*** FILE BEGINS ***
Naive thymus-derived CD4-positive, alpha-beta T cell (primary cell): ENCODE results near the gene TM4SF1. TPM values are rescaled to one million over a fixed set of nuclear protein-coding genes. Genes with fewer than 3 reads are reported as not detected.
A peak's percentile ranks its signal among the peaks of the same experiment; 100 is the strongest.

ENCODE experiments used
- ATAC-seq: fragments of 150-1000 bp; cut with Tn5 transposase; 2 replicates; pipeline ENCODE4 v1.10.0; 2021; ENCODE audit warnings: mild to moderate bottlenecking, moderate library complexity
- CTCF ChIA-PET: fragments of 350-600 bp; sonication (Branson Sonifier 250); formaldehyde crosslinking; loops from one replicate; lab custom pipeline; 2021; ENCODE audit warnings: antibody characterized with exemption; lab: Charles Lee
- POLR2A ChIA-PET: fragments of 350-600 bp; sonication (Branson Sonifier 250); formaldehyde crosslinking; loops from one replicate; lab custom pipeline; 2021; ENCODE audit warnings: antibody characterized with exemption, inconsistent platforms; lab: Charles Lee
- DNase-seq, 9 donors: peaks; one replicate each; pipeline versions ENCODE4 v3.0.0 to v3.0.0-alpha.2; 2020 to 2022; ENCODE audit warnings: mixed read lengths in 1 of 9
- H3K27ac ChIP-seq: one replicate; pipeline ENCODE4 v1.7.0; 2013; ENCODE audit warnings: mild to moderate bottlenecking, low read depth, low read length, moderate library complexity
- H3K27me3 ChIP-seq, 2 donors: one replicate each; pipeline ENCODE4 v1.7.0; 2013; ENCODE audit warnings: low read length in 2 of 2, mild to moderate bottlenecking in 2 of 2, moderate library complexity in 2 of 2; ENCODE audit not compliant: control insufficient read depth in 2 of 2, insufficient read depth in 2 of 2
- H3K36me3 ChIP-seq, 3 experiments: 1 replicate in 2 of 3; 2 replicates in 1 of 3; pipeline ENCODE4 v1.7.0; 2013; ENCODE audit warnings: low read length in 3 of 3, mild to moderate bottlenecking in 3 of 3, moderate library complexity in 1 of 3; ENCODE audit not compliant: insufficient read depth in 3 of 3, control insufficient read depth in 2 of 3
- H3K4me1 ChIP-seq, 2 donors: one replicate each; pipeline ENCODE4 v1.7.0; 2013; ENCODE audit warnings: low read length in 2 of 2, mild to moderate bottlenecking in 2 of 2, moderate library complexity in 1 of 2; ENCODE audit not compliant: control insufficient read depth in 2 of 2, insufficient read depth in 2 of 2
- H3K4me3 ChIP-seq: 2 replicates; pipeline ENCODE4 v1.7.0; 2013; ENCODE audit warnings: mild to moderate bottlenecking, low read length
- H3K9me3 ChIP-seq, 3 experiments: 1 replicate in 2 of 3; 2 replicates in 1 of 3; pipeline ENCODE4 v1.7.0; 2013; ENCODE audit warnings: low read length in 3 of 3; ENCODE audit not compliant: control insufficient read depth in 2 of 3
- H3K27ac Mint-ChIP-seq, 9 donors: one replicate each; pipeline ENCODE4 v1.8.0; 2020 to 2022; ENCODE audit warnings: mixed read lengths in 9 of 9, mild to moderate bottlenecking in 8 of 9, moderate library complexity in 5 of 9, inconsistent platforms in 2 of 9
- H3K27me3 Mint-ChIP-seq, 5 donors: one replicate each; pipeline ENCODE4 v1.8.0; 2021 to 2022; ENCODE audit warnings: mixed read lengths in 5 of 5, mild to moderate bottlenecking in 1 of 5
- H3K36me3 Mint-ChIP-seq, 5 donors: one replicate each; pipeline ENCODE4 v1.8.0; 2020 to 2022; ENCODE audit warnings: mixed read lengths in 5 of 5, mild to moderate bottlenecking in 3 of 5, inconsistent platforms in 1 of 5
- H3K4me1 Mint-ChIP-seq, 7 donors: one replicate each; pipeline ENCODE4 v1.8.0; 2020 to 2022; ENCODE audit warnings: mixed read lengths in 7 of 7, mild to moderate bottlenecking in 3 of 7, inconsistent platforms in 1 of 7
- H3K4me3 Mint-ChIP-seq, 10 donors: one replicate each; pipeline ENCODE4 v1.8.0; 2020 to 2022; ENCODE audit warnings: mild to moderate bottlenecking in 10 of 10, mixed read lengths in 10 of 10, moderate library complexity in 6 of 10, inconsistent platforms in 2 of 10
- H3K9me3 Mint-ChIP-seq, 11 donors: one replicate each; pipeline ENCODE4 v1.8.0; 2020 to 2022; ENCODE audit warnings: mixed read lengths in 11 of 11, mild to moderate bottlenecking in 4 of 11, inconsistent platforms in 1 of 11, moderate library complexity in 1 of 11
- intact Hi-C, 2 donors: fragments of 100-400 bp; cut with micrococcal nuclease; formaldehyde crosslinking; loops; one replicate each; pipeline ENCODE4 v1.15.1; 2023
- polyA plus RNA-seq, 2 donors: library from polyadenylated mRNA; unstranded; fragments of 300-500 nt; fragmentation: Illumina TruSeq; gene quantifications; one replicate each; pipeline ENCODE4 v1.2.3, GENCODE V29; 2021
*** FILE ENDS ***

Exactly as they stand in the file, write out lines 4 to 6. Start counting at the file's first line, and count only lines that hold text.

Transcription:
- ATAC-seq: fragments of 150-1000 bp; cut with Tn5 transposase; 2 replicates; pipeline ENCODE4 v1.10.0; 2021; ENCODE audit warnings: mild to moderate bottlenecking, moderate library complexity
- CTCF ChIA-PET: fragments of 350-600 bp; sonication (Branson Sonifier 250); formaldehyde crosslinking; loops from one replicate; lab custom pipeline; 2021; ENCODE audit warnings: antibody characterized with exemption; lab: Charles Lee
- POLR2A ChIA-PET: fragments of 350-600 bp; sonication (Branson Sonifier 250); formaldehyde crosslinking; loops from one replicate; lab custom pipeline; 2021; ENCODE audit warnings: antibody characterized with exemption, inconsistent platforms; lab: Charles Lee